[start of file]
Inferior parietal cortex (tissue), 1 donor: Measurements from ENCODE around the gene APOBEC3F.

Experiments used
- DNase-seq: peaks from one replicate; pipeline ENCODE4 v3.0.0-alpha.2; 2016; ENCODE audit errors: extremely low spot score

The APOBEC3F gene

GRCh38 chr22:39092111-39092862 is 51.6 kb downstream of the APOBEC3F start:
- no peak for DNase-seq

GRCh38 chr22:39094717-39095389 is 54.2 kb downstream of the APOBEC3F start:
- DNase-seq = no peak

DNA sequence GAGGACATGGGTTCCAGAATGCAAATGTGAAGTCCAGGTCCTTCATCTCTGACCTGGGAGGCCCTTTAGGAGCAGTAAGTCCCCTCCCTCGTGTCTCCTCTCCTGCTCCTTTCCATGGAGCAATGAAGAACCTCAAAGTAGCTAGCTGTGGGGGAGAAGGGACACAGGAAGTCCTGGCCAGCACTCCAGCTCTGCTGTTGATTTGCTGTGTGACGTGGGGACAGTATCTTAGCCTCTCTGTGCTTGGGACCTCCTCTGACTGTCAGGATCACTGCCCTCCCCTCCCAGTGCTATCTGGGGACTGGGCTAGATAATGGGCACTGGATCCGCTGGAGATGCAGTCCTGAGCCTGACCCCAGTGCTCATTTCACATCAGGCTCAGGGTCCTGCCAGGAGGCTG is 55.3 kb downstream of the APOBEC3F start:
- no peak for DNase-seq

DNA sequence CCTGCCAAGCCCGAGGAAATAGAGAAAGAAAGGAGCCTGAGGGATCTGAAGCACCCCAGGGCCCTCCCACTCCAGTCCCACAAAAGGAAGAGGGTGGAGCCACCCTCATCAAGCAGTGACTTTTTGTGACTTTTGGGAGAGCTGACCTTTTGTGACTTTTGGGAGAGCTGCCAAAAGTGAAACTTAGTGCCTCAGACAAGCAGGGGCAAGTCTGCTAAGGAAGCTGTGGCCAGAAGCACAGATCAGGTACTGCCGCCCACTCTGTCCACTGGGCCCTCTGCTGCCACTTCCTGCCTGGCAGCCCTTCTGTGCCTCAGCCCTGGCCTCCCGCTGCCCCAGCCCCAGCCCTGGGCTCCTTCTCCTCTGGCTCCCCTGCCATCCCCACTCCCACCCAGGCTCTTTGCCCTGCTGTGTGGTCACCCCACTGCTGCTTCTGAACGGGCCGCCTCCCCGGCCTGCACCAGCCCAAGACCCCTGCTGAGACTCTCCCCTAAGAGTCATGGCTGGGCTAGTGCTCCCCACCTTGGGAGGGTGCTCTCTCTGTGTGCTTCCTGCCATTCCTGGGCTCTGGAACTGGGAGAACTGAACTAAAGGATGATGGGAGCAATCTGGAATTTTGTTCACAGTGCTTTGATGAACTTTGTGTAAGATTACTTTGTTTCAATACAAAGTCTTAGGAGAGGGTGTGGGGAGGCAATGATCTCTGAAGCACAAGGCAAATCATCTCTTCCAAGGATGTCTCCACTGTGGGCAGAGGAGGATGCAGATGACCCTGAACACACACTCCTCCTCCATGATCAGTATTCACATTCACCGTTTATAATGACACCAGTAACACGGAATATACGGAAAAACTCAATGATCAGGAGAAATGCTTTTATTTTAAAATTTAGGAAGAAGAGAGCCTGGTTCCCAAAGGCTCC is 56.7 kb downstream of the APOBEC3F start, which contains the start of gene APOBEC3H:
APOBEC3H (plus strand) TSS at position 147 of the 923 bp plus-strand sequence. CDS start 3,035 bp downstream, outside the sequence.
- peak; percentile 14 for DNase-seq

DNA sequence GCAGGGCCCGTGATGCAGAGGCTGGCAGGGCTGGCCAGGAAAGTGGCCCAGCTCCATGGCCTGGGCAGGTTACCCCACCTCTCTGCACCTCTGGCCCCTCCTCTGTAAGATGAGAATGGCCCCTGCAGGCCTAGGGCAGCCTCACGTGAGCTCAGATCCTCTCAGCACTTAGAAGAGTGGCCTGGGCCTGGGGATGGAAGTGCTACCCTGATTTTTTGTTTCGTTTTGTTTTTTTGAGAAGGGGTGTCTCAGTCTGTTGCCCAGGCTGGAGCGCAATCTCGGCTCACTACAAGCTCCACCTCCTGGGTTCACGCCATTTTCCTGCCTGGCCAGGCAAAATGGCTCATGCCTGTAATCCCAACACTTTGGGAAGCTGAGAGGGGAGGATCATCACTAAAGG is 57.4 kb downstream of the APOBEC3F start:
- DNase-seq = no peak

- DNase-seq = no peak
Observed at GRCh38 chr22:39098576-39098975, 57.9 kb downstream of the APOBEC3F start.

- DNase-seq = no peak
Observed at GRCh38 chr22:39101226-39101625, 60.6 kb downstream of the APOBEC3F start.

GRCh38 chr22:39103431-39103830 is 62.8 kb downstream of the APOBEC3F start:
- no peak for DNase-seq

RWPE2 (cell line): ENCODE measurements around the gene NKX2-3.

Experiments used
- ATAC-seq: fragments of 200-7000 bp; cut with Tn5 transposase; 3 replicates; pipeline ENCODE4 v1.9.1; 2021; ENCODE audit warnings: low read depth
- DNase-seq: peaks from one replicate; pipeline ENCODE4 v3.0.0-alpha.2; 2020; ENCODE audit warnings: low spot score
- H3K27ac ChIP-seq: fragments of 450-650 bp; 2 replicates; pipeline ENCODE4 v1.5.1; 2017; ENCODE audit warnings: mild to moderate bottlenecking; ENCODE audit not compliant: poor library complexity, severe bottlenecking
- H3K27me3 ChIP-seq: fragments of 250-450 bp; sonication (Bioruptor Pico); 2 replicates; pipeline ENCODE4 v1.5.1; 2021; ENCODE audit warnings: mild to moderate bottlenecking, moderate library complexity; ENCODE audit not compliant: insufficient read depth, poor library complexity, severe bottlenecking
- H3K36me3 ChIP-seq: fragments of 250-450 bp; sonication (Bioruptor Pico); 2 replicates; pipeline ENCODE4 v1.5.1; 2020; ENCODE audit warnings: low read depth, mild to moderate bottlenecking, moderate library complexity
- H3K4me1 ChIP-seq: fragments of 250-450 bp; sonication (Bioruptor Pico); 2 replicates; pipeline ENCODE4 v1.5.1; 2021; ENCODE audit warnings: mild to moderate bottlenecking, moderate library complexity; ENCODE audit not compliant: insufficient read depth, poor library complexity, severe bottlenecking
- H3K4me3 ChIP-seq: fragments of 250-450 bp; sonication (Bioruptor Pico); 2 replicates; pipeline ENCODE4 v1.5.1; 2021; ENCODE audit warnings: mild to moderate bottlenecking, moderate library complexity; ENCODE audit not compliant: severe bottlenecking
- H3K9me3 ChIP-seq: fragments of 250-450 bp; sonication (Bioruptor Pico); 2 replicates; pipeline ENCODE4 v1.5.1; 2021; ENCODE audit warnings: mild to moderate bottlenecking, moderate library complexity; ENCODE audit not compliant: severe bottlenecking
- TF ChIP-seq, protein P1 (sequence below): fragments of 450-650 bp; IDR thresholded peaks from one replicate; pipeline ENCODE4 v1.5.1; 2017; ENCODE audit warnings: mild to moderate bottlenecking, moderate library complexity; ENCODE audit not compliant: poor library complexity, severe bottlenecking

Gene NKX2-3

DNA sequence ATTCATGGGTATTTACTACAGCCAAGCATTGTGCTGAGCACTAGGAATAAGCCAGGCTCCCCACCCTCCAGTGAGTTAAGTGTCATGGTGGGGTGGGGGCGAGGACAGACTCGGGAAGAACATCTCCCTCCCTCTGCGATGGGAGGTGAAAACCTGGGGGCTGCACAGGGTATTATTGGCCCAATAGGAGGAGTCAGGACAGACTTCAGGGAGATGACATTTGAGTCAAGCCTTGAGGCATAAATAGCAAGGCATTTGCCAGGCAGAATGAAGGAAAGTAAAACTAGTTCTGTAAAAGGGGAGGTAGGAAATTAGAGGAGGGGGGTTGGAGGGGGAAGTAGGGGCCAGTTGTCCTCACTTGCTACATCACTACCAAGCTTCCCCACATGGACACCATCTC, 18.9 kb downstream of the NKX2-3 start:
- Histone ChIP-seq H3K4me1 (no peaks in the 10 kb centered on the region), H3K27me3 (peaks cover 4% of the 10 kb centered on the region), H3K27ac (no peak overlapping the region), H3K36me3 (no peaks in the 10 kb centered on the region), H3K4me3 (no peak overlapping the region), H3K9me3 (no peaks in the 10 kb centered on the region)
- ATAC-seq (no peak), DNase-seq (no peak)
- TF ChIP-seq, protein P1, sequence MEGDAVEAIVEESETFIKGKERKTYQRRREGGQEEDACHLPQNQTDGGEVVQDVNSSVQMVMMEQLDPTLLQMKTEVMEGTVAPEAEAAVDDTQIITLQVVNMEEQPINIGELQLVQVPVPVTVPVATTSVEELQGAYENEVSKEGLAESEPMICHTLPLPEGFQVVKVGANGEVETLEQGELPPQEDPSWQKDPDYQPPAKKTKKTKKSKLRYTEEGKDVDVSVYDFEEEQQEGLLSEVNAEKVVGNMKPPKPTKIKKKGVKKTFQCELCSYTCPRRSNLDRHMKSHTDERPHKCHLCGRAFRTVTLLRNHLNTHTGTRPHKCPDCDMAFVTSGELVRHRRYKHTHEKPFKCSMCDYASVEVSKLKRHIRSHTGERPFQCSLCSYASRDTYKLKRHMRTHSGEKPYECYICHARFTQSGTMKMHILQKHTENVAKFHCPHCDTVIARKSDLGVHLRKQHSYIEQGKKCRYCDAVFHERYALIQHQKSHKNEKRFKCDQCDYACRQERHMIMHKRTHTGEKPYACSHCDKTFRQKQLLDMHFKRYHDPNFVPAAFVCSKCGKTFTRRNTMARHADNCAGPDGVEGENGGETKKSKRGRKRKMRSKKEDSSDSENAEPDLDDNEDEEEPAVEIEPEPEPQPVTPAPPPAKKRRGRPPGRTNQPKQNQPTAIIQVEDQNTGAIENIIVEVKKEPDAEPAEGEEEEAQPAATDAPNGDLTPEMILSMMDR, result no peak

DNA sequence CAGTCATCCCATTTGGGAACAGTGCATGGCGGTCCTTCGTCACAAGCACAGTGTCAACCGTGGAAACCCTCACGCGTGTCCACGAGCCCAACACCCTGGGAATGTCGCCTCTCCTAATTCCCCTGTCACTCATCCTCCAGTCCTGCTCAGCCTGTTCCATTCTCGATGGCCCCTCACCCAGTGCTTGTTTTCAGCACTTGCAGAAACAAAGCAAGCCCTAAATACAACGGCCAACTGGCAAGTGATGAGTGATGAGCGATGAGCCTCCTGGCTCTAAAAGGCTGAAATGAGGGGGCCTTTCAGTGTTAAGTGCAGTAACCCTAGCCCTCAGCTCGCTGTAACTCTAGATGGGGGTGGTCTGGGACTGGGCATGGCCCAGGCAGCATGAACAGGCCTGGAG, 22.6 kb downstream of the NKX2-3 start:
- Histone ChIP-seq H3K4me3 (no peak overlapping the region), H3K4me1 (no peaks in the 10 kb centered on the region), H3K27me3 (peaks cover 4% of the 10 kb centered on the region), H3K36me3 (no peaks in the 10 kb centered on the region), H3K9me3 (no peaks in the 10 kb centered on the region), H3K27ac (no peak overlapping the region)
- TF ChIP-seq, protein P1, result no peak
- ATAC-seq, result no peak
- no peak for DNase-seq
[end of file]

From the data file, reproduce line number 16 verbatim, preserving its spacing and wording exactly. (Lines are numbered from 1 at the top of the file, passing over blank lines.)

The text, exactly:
- DNase-seq = no peak